Wednesday, April 7, 2010

TiVo Premere

Last night my TiVo HD told me I needed to check out the new TiVo Premere, the new DVR device from TiVo. Intrigued, I followed the "link" on my TiVo, which only really gave me the opportunity to buy it. That was odd, I figured TiVo would have some kind of video highlighting the new great device they wanted me to buy. Nope.

Frustrated, I went to TiVo's web site. Which made me more frustrated...

Following the link on the web site brought me (yet again) to a link asking me if I wanted to buy the darn thing. Here's what they said the new product could do (and it's just about all the info they have about it without digging) (italics are mine to differentiate TiVo's info vs. my comments):
  • "Reinvented HD user interface" - Uhh...I kind of liked the old interface really. I don't need lots of pictures floating around the screen. It's why I haven't yet activated the new TiVo search (in addition to privacy concerns)
  • "Up to 45 hours of HD recording" - So they put a bigger hard drive in it. WeaKnees or even an external drive could breathe some new life into my existing TiVo HD with 20 hours of HD recording (which I haven't yet had a problem exceeding).
  • "Replaces your cable box*" - So does my TiVo HD (see below for more frustration...)
  • "The world's largest VOD store" - In comparison to...what? I mean, yeah, I like having access to Netflix and YouTube on my TiVo. It doesn't look like this is any better, except that they've given-into the dark side and are integrating a Flash client (which seems like a bad idea given Adobe's reputation with Flash).
  • "Online & Mobile Scheduling" - Same as my TiVo HD...and still missing a way to actually manipulate my DVR directly.
The big question in my mind, and probably many other people's minds, is, "Does it implement two-way capability with CableCARD?" This would permit the TiVo to access VOD services from the cable company and eliminate the need for the tuning adapter for switched digital video (SDV) channels. I looked high and low for this in the FAQ, because I knew it would be a frequently asked question. The only thing I was able to find is that the TiVo Premere could only use the multi-stream CableCARD (better known as a M-Card). While this is less functionality than the TiVo HD, it really is better from an engineering point-of-view (single stream CableCARDs were meant for TVs, not DVRs).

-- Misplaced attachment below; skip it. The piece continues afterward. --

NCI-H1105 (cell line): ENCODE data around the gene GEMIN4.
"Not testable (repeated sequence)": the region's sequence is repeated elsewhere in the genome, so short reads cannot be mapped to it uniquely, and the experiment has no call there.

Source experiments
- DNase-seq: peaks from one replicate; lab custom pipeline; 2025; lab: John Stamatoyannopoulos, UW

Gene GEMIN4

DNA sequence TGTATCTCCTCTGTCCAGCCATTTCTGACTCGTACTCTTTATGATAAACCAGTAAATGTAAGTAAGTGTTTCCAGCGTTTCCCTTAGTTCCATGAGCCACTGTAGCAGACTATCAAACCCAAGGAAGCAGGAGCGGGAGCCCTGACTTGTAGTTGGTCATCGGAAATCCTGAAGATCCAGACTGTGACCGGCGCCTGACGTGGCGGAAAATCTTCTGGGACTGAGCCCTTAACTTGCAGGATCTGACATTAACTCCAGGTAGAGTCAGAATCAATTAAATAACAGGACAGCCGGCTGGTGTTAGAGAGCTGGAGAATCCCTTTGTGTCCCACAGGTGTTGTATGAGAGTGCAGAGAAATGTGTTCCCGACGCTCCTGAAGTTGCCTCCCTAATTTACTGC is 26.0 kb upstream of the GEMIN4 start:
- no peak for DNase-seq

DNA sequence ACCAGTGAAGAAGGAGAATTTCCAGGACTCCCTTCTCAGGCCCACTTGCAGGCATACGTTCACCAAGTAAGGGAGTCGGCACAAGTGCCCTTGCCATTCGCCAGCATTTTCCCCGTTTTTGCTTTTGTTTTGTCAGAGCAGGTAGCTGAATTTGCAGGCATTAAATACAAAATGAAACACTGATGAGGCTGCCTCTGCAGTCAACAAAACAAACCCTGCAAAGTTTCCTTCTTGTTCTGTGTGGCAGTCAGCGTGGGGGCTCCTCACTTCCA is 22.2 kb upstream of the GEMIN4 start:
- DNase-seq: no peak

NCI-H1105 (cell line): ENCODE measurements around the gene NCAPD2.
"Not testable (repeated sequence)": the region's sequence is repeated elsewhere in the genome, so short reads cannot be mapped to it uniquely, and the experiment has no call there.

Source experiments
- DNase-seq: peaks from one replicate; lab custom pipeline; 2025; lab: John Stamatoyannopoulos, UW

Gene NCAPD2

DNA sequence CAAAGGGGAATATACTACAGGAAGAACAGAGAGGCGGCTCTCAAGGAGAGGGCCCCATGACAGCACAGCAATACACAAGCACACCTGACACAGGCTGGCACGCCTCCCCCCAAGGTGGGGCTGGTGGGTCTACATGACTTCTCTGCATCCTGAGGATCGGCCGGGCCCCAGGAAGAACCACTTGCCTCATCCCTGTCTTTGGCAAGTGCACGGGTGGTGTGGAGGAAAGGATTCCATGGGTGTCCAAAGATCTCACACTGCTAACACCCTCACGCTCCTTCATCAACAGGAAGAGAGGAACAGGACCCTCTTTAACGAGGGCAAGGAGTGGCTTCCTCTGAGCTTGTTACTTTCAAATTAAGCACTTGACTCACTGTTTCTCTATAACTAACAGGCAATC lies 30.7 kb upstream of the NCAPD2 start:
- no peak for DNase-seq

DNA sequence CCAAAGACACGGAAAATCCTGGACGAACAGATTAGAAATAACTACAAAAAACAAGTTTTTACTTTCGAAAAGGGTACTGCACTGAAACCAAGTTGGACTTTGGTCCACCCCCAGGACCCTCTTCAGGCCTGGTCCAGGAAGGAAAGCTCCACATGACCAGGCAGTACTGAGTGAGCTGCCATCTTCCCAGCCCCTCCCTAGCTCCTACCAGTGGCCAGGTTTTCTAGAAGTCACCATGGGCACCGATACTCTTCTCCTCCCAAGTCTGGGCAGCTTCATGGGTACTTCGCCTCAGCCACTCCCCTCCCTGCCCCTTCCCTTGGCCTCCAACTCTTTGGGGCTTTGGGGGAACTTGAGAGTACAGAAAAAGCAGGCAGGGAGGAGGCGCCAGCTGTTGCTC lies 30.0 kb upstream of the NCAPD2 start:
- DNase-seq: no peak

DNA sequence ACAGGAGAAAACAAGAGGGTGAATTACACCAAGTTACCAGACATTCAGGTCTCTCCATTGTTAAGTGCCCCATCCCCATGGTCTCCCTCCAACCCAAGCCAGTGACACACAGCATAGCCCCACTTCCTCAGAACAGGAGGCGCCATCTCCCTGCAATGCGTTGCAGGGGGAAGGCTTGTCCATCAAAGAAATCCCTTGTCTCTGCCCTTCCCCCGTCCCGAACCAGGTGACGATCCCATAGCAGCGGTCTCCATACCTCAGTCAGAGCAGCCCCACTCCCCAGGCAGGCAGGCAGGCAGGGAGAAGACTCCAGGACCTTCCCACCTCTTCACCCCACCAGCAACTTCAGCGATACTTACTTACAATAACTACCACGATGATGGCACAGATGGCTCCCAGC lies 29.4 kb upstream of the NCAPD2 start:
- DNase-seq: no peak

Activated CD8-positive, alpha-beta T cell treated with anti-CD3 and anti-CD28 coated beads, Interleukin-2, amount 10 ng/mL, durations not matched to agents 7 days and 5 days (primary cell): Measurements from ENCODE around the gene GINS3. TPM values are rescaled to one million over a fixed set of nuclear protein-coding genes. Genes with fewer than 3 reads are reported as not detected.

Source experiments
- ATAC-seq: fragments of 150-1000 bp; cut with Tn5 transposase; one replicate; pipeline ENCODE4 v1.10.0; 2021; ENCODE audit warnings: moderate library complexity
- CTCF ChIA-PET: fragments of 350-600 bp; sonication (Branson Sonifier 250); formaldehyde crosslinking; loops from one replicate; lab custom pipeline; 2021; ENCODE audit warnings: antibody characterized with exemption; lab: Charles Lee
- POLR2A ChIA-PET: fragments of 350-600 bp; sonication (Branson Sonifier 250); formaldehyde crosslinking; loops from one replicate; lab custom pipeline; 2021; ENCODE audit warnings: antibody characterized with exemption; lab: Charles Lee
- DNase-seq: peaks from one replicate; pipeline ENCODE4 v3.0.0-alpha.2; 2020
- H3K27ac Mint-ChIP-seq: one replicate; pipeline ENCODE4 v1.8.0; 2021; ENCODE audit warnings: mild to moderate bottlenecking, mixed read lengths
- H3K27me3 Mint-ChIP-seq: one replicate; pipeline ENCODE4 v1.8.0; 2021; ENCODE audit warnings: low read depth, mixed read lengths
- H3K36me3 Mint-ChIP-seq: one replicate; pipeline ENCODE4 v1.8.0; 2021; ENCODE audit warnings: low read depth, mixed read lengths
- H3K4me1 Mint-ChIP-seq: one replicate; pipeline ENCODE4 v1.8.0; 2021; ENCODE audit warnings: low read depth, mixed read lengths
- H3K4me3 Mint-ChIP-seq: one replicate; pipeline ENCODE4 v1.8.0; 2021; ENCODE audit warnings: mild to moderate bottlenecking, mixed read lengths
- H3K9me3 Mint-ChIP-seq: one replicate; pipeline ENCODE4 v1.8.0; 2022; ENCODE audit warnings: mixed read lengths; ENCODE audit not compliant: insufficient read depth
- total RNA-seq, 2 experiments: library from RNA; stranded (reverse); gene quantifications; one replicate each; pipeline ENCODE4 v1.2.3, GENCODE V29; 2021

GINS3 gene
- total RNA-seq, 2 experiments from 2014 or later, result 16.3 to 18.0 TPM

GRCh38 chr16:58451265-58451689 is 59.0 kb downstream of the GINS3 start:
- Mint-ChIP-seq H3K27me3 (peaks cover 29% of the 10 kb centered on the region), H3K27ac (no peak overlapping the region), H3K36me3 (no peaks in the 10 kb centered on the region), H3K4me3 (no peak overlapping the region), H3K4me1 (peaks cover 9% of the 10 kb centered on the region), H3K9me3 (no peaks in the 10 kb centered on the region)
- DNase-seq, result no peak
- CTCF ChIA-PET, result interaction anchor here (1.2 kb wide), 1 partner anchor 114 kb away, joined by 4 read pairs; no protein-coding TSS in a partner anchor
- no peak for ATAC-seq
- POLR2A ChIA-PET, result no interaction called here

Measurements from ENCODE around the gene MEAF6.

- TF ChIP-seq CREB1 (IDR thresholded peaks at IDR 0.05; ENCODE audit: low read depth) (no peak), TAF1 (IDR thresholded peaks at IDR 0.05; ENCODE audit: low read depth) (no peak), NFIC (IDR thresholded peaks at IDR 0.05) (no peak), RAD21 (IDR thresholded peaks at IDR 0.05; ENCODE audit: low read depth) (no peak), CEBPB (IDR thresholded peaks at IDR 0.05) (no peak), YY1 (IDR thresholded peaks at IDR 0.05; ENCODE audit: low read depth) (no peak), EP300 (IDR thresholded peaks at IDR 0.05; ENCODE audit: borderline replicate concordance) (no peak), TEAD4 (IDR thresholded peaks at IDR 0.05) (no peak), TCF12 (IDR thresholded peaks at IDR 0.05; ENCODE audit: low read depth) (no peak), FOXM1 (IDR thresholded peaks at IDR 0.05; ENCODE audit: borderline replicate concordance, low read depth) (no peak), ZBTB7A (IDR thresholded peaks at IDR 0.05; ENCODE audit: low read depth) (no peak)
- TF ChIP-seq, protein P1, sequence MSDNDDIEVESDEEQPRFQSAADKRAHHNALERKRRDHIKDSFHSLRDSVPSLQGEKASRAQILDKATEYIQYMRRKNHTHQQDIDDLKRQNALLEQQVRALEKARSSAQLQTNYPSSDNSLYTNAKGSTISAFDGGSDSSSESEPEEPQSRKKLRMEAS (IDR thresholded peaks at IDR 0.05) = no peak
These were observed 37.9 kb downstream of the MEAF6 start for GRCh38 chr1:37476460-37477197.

As far as I can tell, because I don't see anything to the contrary, is that the TiVo Premere still requires the tuning adapter (or tuning resolver, depending on who's talking about it) in order to view switched channels, and the cable company's VOD services are still not available.

So I sit here asking myself, "Why would I want to dump my old TiVo HD for a new unit and plunk down $240 for the privilege? (TiVo HD owners can get it for 20% off)" Answer: I wouldn't.

Now don't get me wrong, TiVo has delivered a pretty decent product in the past, and I'm sure that people will like the TiVo Premere. Honestly, though, I'm a big fan of a user interface that's fast and uncluttered. TiVo increased the processor speed and number of cores, and in my opinion, just used that to support their more "rich user interface." If I still had cable, I really would have liked the ability for the TiVo to communicate to the cable head-end without the need for an additional box from the cable company (which was pretty clunky when all was said and done).